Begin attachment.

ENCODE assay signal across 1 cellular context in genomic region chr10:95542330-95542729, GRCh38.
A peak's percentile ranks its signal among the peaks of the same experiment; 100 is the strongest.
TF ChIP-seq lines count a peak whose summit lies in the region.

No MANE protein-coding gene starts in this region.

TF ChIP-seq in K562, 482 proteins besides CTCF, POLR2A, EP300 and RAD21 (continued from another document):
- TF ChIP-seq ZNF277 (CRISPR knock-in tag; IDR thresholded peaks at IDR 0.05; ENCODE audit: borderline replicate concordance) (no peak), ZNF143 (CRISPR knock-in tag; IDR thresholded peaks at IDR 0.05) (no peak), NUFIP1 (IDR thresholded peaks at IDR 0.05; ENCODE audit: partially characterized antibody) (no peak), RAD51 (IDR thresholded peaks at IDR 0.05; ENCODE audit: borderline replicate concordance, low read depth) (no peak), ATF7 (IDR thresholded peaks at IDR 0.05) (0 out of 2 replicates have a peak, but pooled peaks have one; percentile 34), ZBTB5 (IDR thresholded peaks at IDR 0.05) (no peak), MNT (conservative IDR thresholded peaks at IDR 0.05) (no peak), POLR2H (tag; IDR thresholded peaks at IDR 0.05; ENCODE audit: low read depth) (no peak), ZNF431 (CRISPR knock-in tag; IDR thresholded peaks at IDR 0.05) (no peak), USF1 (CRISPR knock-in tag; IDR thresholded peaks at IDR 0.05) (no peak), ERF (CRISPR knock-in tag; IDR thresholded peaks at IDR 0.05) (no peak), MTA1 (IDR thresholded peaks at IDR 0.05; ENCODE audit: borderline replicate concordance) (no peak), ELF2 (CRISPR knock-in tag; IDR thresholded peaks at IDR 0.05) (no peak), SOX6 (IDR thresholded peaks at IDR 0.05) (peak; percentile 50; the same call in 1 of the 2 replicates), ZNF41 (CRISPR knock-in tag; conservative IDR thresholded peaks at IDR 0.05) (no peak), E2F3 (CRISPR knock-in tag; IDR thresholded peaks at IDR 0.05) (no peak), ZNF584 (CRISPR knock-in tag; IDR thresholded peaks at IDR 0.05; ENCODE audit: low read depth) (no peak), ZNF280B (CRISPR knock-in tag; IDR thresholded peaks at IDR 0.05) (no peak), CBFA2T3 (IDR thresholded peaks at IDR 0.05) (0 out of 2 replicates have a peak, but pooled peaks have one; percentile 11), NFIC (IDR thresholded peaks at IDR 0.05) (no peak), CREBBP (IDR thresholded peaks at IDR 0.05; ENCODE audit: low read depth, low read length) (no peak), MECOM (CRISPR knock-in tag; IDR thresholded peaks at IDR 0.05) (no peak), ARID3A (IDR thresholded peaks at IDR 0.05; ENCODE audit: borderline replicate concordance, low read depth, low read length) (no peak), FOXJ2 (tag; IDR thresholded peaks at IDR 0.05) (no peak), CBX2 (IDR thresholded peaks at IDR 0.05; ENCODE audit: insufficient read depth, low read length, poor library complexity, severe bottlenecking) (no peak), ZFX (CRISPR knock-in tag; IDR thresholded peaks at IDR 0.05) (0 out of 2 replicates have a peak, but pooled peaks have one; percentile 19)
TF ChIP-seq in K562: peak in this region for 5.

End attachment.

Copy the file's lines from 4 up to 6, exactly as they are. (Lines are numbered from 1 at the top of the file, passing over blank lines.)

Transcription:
No MANE protein-coding gene starts in this region.

TF ChIP-seq in K562, 482 proteins besides CTCF, POLR2A, EP300 and RAD21 (continued from another document):
- TF ChIP-seq ZNF277 (CRISPR knock-in tag; IDR thresholded peaks at IDR 0.05; ENCODE audit: borderline replicate concordance) (no peak), ZNF143 (CRISPR knock-in tag; IDR thresholded peaks at IDR 0.05) (no peak), NUFIP1 (IDR thresholded peaks at IDR 0.05; ENCODE audit: partially characterized antibody) (no peak), RAD51 (IDR thresholded peaks at IDR 0.05; ENCODE audit: borderline replicate concordance, low read depth) (no peak), ATF7 (IDR thresholded peaks at IDR 0.05) (0 out of 2 replicates have a peak, but pooled peaks have one; percentile 34), ZBTB5 (IDR thresholded peaks at IDR 0.05) (no peak), MNT (conservative IDR thresholded peaks at IDR 0.05) (no peak), POLR2H (tag; IDR thresholded peaks at IDR 0.05; ENCODE audit: low read depth) (no peak), ZNF431 (CRISPR knock-in tag; IDR thresholded peaks at IDR 0.05) (no peak), USF1 (CRISPR knock-in tag; IDR thresholded peaks at IDR 0.05) (no peak), ERF (CRISPR knock-in tag; IDR thresholded peaks at IDR 0.05) (no peak), MTA1 (IDR thresholded peaks at IDR 0.05; ENCODE audit: borderline replicate concordance) (no peak), ELF2 (CRISPR knock-in tag; IDR thresholded peaks at IDR 0.05) (no peak), SOX6 (IDR thresholded peaks at IDR 0.05) (peak; percentile 50; the same call in 1 of the 2 replicates), ZNF41 (CRISPR knock-in tag; conservative IDR thresholded peaks at IDR 0.05) (no peak), E2F3 (CRISPR knock-in tag; IDR thresholded peaks at IDR 0.05) (no peak), ZNF584 (CRISPR knock-in tag; IDR thresholded peaks at IDR 0.05; ENCODE audit: low read depth) (no peak), ZNF280B (CRISPR knock-in tag; IDR thresholded peaks at IDR 0.05) (no peak), CBFA2T3 (IDR thresholded peaks at IDR 0.05) (0 out of 2 replicates have a peak, but pooled peaks have one; percentile 11), NFIC (IDR thresholded peaks at IDR 0.05) (no peak), CREBBP (IDR thresholded peaks at IDR 0.05; ENCODE audit: low read depth, low read length) (no peak), MECOM (CRISPR knock-in tag; IDR thresholded peaks at IDR 0.05) (no peak), ARID3A (IDR thresholded peaks at IDR 0.05; ENCODE audit: borderline replicate concordance, low read depth, low read length) (no peak), FOXJ2 (tag; IDR thresholded peaks at IDR 0.05) (no peak), CBX2 (IDR thresholded peaks at IDR 0.05; ENCODE audit: insufficient read depth, low read length, poor library complexity, severe bottlenecking) (no peak), ZFX (CRISPR knock-in tag; IDR thresholded peaks at IDR 0.05) (0 out of 2 replicates have a peak, but pooled peaks have one; percentile 19)